Averaging a liftoff every 33 hours and 49 minutes, January’s 22 successful launches to space marked the busiest start to a year since the Space Age dawned in 1957, and put the globe on track for 259 launches in 2024, which would easily eclipse records set in 2023, according to a Space Foundation database. If the pace holds, this year could shatter 2023’s record of one launch every 39 hours, which sped past a record set in 2022 with a launch every 47 hours. Since 1957, January launches have proven to be a key predictor for annual launch numbers, with annual launch figures meeting or exceeding the January pace 93% of the time.
The United States launched 11 military missions in the year, including payloads for the National Reconnaissance Office and a new generation of small communications satellites for the Space Development Agency. Russia launched 10 civil government missions in 2023, including Soyuz launches to send crews to the International Space Station, which remains one area of cooperation between the Kremlin and NASA. India made headlines with its successful launch of a lunar probe while the European Space Agency, awaiting its new Ariane-6 launch vehicle, launched three spacecraft including its Euclid space observatory.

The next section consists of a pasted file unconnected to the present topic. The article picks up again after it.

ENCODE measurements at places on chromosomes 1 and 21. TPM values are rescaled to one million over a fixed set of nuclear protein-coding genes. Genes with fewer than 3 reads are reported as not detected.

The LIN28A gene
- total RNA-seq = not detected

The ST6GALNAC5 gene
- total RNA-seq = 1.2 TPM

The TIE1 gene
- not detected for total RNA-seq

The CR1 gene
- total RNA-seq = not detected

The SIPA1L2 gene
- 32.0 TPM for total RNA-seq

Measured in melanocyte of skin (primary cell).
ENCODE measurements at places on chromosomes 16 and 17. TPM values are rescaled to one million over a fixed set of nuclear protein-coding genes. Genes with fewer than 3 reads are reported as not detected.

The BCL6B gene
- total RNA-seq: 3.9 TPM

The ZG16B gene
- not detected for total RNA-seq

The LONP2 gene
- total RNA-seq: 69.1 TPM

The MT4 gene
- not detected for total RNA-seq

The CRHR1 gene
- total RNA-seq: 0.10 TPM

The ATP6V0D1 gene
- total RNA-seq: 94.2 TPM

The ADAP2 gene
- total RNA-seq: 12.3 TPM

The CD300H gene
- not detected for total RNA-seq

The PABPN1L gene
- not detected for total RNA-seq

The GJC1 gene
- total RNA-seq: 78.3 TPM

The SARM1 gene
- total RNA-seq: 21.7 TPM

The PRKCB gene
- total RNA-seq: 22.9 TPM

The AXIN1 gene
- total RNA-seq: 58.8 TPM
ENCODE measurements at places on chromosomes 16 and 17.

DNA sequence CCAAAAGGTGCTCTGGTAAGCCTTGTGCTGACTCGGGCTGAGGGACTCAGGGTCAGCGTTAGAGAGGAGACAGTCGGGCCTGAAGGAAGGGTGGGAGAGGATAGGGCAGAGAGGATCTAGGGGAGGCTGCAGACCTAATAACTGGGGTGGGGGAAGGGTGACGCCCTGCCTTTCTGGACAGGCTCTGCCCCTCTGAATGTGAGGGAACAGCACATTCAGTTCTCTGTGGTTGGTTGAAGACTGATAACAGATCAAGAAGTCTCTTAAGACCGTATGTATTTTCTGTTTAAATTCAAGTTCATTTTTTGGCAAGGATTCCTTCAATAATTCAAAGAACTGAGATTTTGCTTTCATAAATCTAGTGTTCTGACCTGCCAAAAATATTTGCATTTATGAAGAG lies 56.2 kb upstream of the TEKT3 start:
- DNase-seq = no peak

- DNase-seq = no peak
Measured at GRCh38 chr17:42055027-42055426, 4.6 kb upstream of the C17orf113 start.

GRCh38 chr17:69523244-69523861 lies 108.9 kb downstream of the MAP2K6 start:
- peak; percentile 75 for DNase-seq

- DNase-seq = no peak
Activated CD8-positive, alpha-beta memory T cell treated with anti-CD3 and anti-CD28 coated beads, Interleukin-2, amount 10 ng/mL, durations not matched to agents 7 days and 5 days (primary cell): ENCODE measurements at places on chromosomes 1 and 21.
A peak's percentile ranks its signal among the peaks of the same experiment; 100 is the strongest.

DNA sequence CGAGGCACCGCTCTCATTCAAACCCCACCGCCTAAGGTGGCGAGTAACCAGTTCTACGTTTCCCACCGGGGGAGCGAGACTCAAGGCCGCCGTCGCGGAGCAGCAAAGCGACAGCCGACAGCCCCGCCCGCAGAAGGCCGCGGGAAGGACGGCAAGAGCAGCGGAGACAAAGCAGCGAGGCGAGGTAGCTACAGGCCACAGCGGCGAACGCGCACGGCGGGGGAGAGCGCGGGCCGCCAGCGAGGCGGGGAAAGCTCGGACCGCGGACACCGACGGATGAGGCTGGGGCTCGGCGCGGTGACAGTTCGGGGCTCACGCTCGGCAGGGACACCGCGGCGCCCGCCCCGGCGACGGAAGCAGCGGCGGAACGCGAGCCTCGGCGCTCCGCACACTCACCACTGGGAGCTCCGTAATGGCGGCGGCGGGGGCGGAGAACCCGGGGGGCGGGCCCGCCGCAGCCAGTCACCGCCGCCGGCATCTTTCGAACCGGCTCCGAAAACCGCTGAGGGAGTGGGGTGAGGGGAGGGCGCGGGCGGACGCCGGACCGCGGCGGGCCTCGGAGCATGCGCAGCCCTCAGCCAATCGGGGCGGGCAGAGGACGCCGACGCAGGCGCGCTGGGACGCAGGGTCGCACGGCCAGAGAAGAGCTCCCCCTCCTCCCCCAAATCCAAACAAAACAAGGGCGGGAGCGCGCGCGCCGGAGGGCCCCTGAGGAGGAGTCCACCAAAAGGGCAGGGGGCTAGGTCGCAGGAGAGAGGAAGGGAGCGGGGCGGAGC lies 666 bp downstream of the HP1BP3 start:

The record number of launches came despite delays that pushed the debuts of several long-anticipated launch vehicles into 2024. It was the third consecutive year to shatter launch records, despite a decline in European and Russian launches.
Seizing the high ground to see what lies ahead, a skill as old as warfare itself, has never been more important. Now, the National Geospatial Intelligence Agency, the intelligence community’s mapmakers, are seizing the high ground of commercial space to augment the products they deliver to the military and first responders at disaster scenes.
With record launches for the third year running, it’s no surprise that the number of payloads reaching orbit is also skyrocketing. Spacecraft deployed in 2023 grew 23% to 2,891, bringing approximately 1.4 million kg of equipment to space.
American foreign policy is sitting on a razor’s edge. The United States now must walk a tightrope between maintaining global posture and avoiding global conflict.
Universities across the globe are building an increasingly large presence in space by attaching student satellite projects to launches. Since the advent of nanosatellites and CubeSats, the barrier to space entry has never been lower for students.